Academy Award–winning production designer Stuart Craig, who has been behind the fanciful sets for the Harry Potter franchise from the start, sat down with Arch Digest to discuss the out-of-this-world sets from the final film. We've hidden his set design spoilers after the jump to spare Potter perfectionists—who would probably prefer to not know what the site of the final battle between Voldemort and Harry looks like, right? Don't say we didn't warn you.
Here are ten tasty tidbits from the Arch Digest interview:
1. Bill and Fleur Weasley’s beachfront cottage is constructed from shells, and Craig says "You can see how scallop shells can lend themselves to overlapping and shedding water. I was kind of pleased with the logic underlying the structure that we had found there."
2. Gringotts Wizarding Bank, where Harry and his sidekicks go searching for one of Voldemort's Horcruxes, has every exaggerates traditional bank features, to "convey this feeling of reassurance, of stabililty, of solidity." Using diminutive goblins as the bank tellers draws further attention to the grand proportions.
3. In the bank's vault, the script called for piles of treasure that would multiply when touched, so "the special effects supervisor made a floor that was capable of rising on different levels" and the rest was enhanced with visual effects.
4. All that "stability and solidity" fly out the window, or rather, the roof, when Harry and his cohort make their escape astride a dragon that crashes through the bank's marble lobby. The computer-generated dragon was quite a step up from ten years ago, when production designers "would have done most things physically—even some of the creatures were sculpted full size and operated as animatronic creatures."
5. Some of the sets are more quaint than grand, like Honeydukes Sweet Shop, which once housed a secret passage into Hogwarts that is, ominously, "now sealed off."
6. Like any good British prep school, Hogwarts has a spectacular boat house. In the books, it is described "as an underground harbor," but for the films it was rendered as a well-lit Gothic building. Voldemort and Severus Snape meet here in the course of the film.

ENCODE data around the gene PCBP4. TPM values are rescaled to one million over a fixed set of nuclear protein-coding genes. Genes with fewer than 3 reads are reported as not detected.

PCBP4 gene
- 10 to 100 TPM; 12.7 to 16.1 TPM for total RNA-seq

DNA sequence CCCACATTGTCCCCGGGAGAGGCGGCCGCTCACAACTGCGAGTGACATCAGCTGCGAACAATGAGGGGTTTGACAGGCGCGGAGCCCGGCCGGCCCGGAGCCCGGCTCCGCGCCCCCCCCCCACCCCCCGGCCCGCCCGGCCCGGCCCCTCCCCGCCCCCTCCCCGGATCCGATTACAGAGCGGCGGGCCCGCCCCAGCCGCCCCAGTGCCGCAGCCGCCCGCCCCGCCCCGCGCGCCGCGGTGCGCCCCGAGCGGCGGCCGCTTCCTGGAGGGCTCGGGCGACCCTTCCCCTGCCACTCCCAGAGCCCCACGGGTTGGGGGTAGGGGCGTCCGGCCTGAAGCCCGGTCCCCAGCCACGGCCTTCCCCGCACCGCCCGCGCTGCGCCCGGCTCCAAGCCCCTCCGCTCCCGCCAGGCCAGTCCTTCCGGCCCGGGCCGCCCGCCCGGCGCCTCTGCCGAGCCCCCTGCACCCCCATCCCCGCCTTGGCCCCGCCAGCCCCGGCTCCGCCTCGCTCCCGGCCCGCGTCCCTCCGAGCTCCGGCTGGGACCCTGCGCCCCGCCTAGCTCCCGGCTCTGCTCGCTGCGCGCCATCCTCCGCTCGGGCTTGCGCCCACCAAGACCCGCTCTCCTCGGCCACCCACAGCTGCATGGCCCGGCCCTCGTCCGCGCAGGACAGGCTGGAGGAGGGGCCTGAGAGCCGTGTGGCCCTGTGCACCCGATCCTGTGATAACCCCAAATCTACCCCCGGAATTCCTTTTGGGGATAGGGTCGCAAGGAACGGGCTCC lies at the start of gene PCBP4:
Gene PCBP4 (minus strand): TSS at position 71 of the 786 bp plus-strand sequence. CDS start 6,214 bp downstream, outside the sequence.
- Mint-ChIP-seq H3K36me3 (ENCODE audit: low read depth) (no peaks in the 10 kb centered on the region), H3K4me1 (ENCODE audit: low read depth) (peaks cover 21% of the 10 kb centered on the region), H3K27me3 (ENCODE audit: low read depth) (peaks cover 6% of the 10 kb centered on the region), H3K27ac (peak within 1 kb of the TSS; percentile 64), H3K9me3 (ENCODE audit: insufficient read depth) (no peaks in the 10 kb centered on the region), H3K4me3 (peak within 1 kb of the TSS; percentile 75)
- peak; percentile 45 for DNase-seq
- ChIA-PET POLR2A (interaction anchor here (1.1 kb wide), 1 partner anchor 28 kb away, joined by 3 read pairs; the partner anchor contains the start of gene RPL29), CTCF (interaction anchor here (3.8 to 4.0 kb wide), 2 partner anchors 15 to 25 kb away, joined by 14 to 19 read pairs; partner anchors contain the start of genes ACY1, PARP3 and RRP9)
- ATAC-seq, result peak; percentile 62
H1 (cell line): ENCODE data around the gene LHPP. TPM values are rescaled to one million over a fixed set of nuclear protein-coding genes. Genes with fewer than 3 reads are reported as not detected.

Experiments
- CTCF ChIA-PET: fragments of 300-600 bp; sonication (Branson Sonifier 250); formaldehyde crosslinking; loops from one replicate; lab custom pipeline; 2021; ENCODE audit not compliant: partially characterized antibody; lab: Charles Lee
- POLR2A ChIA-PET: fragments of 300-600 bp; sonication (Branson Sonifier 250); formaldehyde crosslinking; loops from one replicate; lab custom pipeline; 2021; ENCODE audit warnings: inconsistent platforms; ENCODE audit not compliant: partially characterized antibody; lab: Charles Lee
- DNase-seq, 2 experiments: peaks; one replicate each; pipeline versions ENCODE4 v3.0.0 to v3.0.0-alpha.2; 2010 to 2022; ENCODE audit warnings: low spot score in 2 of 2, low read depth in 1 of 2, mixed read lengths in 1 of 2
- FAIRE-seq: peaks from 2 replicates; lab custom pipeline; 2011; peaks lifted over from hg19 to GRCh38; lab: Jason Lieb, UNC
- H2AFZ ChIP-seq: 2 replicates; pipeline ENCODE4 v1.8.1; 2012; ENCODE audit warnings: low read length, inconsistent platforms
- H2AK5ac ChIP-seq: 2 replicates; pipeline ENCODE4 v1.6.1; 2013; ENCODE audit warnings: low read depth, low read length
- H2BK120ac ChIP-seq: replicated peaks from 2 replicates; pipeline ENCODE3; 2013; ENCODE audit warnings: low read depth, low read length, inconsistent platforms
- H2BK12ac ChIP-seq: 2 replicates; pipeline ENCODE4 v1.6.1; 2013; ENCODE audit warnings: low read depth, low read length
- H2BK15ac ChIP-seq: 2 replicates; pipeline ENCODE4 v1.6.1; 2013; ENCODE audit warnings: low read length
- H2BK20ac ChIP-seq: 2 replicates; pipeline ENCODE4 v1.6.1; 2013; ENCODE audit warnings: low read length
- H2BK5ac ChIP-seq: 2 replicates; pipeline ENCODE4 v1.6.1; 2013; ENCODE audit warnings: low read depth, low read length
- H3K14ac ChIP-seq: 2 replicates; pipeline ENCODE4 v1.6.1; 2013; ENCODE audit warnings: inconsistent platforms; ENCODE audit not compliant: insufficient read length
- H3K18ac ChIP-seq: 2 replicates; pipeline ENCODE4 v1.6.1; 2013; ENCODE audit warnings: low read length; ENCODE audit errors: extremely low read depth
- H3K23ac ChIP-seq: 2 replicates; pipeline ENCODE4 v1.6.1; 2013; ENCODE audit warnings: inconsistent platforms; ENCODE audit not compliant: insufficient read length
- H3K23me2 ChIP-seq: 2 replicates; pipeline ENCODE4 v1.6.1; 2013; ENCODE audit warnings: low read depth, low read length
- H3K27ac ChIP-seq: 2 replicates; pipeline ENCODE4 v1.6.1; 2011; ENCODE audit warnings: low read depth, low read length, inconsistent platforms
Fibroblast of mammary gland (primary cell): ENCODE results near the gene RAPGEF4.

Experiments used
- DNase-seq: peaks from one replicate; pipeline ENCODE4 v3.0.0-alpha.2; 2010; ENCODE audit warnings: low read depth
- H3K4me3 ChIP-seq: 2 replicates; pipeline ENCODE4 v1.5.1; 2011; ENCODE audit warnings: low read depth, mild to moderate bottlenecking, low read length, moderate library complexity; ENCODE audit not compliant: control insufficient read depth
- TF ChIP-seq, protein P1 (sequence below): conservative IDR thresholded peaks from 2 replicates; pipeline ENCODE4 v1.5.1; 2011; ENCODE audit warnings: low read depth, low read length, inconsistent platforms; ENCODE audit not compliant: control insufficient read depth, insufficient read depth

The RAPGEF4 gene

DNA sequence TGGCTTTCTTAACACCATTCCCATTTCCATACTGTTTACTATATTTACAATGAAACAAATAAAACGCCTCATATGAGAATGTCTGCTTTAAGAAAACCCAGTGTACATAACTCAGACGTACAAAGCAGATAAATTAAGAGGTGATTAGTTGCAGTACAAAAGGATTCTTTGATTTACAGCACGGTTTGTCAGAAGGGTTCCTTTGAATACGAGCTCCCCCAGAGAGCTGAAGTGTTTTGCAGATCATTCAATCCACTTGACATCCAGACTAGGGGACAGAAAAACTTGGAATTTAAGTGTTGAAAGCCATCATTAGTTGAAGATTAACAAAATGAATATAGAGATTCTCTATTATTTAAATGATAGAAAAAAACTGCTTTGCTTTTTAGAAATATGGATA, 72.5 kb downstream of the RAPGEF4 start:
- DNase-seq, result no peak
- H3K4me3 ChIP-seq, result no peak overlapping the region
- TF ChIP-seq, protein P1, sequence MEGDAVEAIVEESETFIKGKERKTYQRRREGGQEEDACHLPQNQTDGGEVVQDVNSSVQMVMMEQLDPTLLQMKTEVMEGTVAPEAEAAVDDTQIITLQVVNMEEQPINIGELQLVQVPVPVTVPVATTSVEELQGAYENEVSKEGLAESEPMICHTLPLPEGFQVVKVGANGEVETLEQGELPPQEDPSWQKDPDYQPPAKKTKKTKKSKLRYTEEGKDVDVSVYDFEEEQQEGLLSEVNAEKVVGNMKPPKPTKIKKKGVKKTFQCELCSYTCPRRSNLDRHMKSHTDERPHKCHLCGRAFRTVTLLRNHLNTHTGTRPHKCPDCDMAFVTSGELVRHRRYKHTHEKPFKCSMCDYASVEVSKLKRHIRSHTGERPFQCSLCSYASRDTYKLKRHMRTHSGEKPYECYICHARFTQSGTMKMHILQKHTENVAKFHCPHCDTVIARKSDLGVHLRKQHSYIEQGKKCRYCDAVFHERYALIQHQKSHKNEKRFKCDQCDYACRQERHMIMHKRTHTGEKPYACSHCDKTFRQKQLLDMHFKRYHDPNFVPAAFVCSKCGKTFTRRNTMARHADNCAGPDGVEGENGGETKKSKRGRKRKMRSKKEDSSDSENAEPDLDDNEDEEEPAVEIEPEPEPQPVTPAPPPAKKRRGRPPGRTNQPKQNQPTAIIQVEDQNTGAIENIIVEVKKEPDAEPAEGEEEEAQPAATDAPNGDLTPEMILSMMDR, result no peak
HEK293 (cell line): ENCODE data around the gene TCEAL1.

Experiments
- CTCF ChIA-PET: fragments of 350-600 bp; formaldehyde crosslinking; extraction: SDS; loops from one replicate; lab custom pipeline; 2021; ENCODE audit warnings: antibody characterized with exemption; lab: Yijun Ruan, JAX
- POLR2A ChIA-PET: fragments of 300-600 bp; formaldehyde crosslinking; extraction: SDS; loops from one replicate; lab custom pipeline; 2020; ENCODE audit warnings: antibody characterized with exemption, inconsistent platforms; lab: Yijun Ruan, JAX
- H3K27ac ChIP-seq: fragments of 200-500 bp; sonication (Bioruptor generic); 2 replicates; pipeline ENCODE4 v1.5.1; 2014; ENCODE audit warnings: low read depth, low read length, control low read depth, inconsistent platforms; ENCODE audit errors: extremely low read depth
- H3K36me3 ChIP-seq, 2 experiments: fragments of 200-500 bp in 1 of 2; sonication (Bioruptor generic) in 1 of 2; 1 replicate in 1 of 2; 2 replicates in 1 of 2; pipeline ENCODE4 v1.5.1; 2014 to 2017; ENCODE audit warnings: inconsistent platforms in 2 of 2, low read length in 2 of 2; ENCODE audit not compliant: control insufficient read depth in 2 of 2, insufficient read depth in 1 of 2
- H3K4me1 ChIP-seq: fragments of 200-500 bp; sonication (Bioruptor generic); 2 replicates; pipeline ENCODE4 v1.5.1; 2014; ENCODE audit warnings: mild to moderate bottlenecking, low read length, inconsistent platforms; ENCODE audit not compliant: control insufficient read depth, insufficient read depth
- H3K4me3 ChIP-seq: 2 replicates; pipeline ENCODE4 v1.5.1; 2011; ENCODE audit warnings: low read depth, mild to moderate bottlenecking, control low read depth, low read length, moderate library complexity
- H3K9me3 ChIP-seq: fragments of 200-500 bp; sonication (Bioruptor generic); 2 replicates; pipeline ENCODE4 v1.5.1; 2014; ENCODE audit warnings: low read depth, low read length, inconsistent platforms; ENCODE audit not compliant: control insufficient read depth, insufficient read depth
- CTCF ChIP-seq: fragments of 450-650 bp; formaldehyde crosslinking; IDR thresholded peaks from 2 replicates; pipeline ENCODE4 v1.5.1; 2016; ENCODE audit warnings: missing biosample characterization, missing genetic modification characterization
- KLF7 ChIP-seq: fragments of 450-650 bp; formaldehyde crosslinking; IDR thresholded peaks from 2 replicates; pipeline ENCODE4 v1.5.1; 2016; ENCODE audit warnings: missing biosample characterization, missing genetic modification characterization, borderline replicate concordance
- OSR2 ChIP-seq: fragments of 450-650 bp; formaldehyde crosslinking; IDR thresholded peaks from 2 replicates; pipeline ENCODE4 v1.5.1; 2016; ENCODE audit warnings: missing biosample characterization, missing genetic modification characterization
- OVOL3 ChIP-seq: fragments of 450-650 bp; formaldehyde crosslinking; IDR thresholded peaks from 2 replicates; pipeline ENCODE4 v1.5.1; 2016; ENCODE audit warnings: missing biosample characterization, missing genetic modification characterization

7. Dumbledore's office, like the rest of Hogwarts, offered set designers the chance to draw from a wide range of Gothic influences, unrestricted by period or style. Craig says “there were so many periods, styles, and changes that we could use. The whole movie was a great show in the history of Gothic architecture."
8. Some of the sets were modified from previous appearances in the franchise to suit the new script. Harry and Voldemort face off in the Hogwarts entrance hall, during which "the statues jump down and take part in the battle," and the design of the hall was changed to allow for this.
9. Voldemort and Harry also meet in combat high in the Hogwarts rafters, where a "long central catwalk gave [Craig and his team] the opportunity to stage the confrontation between Voldemort and Harry very theatrically."
10. Asked what the most challenging part of designing for the Harry Potter flicks was, Craig describes dealing with the damage to the sets during the final battle. The "scenery is plywood, so if you try to destroy a section—the roof and part of the walls of the Great Hall, for example—you’ve got nothing left. You’ve just got the raw edges of plywood. So the ruins of Hogwarts had to be considered as a new build, not just a taking apart of the old. And rubble has its own kind of reality, so we designed and constructed pieces of rubble with fragments of architectural detail."
· Inside Harry Potter and the Deathly Hallows: Part 2 [Arch Digest]